JEFFERSON CITY, Mo. — As the 97th General Assembly completes its first regular legislative session, The Missouri Times approached lawmakers, lobbyists, opinion makers, statewide associations and even the governor with one simple question: What letter grade would you assign to this legislative session, and why?
So far there has been a lot of common ground in responses, with people from all our different groups and from all political persuasions turning to the work done on the Second Injury Fund as a noteworthy triumph of session.
An issue that pre-dates many of the people in the General Assembly, the insolvency of the Second Injury Fund has been a priority for the legislature and the governor for years.
But, it’s finished, or at least out of the legislature’s hands as the final product of Senate Bill 1 was truly agreed and finally passed during the final week of session.
Though the sponsor himself, Sen. Scott Rupp, R-St. Charles, said the bill isn’t perfect and everyone involved will find something they don’t like about it, he said it’s ultimately a solution.
In the end, SB1 proved to gain bipartisan support with 33 votes in the Senate — Sen. Will Kraus, R-Lee’s Summit, being the only no vote.
House Speaker Tim Jones, R-Eureka, said the Second Injury Fund was a project dating back to when the Democrats were the majority, and to finally churn out a bill everyone was able to agree on showed the session was “full, top to bottom, of significant, historic legislation.”
“I don’t think you ever have a perfect session,” Jones said, giving the session between an A- and a B+ grade. While he calls the session historic, Jones said there are a few things he would have liked to see done, such as “worker’s freedom” (or “right to work”), a tax credit reform package and an even more substantial education reform — though he noted how proud he was of the legislature to pass Senate Bill 125, an education bill that was eventually stripped of the major controversial aspects and passed after being brought to the House for a vote for the third time.
One accomplishment Jones noted was the way the Senate and House were able to work together.
“We saw more significant legislation moving freely between the chambers than we did five or six years ago,” Jones said. “This is because we have more cooperation between House and Senate leadership. Senator Dempsey is a steady, disciplined leader and a 100 percent honest broker to his floor.”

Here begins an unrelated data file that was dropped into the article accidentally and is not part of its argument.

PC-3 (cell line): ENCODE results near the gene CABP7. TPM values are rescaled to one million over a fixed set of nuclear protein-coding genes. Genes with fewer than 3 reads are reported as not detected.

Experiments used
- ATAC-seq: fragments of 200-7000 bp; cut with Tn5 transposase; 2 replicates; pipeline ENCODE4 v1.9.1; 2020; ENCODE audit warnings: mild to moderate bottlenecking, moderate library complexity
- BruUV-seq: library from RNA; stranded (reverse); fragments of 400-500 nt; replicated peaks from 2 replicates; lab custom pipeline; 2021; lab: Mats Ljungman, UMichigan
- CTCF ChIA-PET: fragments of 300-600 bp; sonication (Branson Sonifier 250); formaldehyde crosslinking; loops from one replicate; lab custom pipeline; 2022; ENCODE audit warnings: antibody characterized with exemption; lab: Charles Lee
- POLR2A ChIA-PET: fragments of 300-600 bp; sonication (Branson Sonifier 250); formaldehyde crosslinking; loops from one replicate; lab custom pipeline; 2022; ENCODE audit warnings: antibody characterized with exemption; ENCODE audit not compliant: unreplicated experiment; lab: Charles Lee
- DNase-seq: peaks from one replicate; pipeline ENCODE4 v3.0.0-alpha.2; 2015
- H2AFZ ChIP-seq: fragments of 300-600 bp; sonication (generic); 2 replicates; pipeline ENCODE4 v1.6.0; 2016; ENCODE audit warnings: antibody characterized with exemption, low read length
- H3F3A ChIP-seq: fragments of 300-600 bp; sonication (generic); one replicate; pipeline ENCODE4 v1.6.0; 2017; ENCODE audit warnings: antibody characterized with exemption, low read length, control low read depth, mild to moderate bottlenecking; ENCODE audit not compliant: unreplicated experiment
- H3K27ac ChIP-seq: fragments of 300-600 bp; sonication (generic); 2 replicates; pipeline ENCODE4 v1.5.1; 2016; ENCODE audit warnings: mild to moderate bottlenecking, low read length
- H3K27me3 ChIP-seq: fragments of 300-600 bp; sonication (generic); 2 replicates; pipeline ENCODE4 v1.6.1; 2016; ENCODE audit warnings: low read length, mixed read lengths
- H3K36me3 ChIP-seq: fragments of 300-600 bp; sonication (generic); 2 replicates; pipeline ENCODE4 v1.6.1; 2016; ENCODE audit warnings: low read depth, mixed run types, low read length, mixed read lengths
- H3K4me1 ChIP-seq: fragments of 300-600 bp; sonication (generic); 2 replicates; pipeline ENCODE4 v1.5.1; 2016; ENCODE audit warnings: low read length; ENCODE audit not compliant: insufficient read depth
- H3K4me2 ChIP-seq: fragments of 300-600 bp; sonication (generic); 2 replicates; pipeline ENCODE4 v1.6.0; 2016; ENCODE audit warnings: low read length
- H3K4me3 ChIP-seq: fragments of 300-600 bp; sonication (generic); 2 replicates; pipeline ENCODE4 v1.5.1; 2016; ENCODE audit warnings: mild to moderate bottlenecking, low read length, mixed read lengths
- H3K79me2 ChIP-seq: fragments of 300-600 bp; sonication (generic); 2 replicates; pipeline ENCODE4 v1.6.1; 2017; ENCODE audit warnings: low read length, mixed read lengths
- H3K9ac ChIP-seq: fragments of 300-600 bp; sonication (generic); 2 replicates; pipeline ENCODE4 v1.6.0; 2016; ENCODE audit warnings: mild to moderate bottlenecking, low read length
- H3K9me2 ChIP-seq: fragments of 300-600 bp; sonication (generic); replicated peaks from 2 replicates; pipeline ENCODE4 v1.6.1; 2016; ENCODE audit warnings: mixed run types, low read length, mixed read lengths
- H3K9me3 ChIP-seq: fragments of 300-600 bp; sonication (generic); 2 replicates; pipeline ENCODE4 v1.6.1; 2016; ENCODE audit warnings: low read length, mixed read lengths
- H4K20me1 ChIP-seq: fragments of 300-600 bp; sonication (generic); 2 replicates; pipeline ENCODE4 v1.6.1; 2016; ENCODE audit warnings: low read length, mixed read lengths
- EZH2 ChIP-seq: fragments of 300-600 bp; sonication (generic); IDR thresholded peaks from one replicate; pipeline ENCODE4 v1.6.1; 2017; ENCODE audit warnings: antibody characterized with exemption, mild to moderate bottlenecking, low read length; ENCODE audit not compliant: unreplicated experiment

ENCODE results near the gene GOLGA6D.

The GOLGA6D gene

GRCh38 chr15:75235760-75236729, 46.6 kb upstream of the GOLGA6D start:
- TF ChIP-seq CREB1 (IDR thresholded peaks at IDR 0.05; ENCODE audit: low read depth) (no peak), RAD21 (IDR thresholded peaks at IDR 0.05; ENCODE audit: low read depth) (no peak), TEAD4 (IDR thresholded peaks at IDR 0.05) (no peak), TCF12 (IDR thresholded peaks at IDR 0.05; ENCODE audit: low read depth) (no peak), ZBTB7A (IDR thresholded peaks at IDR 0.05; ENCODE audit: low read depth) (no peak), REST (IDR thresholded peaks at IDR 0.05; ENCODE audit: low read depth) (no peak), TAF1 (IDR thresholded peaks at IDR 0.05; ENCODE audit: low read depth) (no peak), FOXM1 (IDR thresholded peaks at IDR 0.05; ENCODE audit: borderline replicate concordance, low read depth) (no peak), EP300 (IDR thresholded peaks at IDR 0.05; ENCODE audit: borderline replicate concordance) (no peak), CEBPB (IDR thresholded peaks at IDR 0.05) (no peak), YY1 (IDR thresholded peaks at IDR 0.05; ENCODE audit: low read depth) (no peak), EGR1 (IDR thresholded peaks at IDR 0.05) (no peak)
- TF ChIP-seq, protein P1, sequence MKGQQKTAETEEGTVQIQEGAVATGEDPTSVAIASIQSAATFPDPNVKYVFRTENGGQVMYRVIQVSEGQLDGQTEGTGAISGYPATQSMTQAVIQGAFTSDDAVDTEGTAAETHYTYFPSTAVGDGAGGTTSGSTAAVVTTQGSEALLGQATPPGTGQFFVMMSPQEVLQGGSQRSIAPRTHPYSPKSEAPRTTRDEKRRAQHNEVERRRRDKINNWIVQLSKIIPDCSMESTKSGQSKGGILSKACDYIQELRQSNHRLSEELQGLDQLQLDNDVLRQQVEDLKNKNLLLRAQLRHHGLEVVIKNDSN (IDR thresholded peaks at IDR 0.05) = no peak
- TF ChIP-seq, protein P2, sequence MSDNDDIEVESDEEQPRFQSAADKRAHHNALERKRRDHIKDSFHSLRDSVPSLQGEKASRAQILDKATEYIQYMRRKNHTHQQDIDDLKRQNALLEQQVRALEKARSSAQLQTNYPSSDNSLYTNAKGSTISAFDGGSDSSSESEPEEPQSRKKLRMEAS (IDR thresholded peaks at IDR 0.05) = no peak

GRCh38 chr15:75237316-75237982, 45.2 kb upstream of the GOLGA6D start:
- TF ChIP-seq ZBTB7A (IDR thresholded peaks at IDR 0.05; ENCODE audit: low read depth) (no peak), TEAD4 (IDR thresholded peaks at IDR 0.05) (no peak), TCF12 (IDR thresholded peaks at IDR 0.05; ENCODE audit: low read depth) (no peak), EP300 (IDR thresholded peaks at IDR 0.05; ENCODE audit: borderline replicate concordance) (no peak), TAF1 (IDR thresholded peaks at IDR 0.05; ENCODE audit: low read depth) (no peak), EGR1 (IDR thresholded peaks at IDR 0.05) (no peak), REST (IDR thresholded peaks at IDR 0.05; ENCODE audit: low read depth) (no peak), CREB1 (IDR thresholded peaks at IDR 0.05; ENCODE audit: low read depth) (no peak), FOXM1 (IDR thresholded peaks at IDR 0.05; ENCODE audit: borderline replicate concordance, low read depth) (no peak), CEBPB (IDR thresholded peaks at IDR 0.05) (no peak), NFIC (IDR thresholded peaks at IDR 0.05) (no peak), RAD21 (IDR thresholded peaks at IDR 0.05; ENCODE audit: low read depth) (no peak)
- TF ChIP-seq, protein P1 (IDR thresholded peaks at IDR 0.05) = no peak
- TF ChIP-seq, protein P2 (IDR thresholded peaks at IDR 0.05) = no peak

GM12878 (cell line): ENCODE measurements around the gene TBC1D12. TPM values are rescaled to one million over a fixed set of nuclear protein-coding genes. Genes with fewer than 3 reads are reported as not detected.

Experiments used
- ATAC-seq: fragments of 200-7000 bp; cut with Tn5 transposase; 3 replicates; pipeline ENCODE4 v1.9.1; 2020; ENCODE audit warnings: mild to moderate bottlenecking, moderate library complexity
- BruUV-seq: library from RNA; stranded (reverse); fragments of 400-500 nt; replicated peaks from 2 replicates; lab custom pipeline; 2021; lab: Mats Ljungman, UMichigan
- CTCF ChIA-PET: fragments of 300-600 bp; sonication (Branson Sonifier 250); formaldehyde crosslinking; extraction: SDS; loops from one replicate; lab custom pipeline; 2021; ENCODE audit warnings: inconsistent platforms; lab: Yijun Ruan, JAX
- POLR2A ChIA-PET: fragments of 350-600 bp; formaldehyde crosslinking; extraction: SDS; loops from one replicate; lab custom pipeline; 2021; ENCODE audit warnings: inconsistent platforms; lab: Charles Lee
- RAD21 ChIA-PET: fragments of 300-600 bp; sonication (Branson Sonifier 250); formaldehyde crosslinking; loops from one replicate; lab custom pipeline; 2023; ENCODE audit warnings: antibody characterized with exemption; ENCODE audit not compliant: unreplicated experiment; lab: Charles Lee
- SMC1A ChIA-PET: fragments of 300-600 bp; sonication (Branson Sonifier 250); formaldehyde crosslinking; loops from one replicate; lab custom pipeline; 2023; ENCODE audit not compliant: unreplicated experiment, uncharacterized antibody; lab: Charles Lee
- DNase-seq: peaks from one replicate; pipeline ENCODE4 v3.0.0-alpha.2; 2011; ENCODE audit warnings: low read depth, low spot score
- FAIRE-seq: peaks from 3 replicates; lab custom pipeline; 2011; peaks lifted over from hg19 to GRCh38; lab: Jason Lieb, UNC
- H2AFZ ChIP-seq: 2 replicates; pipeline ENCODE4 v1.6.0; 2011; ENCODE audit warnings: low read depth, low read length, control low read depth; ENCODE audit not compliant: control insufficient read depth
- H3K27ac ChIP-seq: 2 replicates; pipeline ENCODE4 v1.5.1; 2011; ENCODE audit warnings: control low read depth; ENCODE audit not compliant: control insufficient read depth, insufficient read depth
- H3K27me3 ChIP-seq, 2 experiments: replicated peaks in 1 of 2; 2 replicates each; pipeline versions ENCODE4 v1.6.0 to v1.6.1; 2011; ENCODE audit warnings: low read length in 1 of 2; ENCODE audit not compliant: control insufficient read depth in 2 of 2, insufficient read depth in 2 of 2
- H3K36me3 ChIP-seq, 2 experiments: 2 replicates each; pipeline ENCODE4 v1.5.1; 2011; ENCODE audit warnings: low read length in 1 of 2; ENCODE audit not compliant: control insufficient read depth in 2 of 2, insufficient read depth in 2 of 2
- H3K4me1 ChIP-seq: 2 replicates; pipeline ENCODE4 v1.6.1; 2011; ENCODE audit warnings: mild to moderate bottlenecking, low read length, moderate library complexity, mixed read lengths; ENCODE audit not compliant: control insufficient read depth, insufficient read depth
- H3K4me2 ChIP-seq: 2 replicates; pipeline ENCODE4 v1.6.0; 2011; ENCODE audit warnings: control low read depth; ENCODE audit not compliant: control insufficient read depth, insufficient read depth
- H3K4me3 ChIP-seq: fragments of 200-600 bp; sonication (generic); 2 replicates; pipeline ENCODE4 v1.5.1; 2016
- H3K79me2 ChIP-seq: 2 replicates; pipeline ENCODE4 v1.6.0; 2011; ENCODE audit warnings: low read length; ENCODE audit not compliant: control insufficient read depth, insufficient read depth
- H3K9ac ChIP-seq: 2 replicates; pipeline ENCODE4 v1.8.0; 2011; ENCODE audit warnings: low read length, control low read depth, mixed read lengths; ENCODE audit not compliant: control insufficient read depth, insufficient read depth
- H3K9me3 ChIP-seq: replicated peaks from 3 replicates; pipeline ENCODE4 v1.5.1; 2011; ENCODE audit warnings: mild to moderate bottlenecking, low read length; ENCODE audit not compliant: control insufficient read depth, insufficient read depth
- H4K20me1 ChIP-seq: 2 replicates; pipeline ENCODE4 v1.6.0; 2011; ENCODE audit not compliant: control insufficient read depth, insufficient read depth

Senate President Pro Tem Tom Dempsey, R-St. Charles, echoed Jones’ sentiment, attributing the relationship between the two chambers — as well as the environment he said he’s worked to foster within his own chamber — as a very positive aspect of session.
Dempsey gave the session a B, saying that were they able to get an economic development or tax credit reform package through, he would have given the legislature a higher grade.
Another issue Dempsey attributed to his grade choice was the demise of the transportation tax, Senate Joint Resolution 16, which was ultimately laid over during the final day of session by the sponsor, Sen. Mike Kehoe, R-Jefferson City, after promises from Sen. John Lamping, R-Creve Coeur, to filibuster the resolution for as long as it would take to kill it.
“We ended on a sour note because of those two things,” Dempsey said, referring to the transportation tax and the lack of an economic development package.
Looking ahead, Dempsey said he’s already “looking at other priorities” for the next session that he thinks are unresolved but likely stand more of a chance than the two downfalls of this session. Among those priorities includes Capitol improvements, changes to the criminal code and tort reform.
“It was a very good year,” Dempsey said. “There are always things that don’t get accomplished, and it’s the failures that always get the coverage. But, there’s much to be happy about this year, and our state is in a better position than many around the country.”
The next issue of The Missouri Times will include the all-expansive story as well as letter grades and accompanying quotes from other people on both sides of the aisle, including leadership, dozens of additional legislators, lobbyists, associations and the governor.
To contact Ashley Jost email email@example.com, or via Twitter at @ajost. To contact Collin Reischman, email firstname.lastname@example.org, or via Twitter at @Collin_MOTimes.
Ashley Jost is no longer with The Missouri Times. She worked as the executive editor for several months, and a reporter before that.